NASA and Lockheed Martin have commenced the first high-speed wind tunnel tests for the Quiet Supersonic Technology (QueSST) X-plane preliminary design at NASA’s Glenn Research Centre in Cleveland.
NASA said the program will run for eight weeks during which scientists will expose a nine percent scale model of Lockheed Martin’s X-plane design to wind speeds ranging from Mach 0.3 to Mach 1.6 to understand the aerodynamics of the design as well as aspects of the propulsion system.
Aerospace engineer Ray Castner, who leads propulsion testing for NASA’s QueSST effort, said the QueSST X-plane was expected to pave the way for supersonic flight over land in the not too distant future.
“We’ll be measuring the lift, drag and side forces on the model at different angles to verify that it performs as expected,” Mr Castner added.
“We also want make sure the air flows smoothly into the engine under all operating conditions.”
Facility manager David Stark said Glenn’s 8’ x 6’ Supersonic Wind Tunnel was uniquely suited for the test because of its size and ability to create a wide range of wind speeds.
“We need to see how the design performs from just after takeoff, up to cruising at supersonic speed, back to the start of the landing approach,” Mr Stark said.
“The 8’ x 6’ supersonic wind tunnel allows us to test that sweet spot range of speeds all in one wind tunnel.”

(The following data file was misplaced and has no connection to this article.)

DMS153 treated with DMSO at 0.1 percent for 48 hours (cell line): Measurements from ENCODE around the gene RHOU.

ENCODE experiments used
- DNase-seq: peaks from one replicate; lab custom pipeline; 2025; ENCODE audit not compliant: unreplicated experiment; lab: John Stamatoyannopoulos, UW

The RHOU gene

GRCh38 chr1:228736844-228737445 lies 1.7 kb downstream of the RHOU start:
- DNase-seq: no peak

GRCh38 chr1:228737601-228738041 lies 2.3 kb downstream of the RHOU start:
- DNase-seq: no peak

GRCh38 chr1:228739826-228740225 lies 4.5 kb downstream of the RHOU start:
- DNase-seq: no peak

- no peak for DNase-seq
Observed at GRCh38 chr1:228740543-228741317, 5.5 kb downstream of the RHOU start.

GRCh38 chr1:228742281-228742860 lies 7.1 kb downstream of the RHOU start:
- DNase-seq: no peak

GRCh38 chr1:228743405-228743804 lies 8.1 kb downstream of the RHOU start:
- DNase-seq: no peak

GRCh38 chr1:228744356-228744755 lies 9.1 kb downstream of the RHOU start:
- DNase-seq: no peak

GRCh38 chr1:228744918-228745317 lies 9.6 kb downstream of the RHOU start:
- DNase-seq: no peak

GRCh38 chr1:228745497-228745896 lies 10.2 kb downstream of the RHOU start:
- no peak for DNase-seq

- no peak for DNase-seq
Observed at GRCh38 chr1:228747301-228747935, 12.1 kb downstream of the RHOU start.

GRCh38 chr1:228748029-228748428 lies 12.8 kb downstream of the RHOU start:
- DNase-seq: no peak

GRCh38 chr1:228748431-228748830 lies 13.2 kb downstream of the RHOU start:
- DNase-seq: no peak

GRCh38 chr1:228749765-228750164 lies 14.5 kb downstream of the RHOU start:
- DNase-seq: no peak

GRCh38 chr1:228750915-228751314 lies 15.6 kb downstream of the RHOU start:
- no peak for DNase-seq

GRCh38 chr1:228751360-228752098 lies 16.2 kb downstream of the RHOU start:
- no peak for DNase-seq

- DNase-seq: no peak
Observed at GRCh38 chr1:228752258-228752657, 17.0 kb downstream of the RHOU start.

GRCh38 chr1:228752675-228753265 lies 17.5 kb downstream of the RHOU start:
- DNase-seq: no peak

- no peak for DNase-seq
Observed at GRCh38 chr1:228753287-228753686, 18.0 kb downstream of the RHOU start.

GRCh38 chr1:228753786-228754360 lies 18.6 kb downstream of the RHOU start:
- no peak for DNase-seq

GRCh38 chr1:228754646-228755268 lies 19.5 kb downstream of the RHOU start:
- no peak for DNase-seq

Peter Iosifidis, QueSST program manager at Lockheed Martin Skunk Works, said recent research had shown it was possible for a supersonic airplane to be shaped in such a way that the shock waves it forms when flying faster than the speed of sound can generate a sound at ground that would be hardly noticeable, at the very least.
“Our unique aircraft design is shaped to separate the shocks and expansions associated with supersonic flight, dramatically reducing the aircraft’s loudness,” Mr Iosifidis noted.
“Our design reduces the airplane’s noise signature to more of a ‘heartbeat’ instead of the traditional sonic boom that’s associated with current supersonic aircraft in flight today.”
Lockheed Martin engineers developed the preliminary design for the new “low boom” flight demonstration aircraft featuring Quiet Supersonic Technology under a $20 million contract awarded by NASA in February 2016.
According to NASA, this design phase has matured the details of the aircraft shape, performance and flight systems, with wind tunnel testing and analysis expected to continue until mid-2017.
Assuming funding is approved, NASA expects to compete and award another contract for the final design, fabrication, and testing of the low-boom flight demonstration aircraft.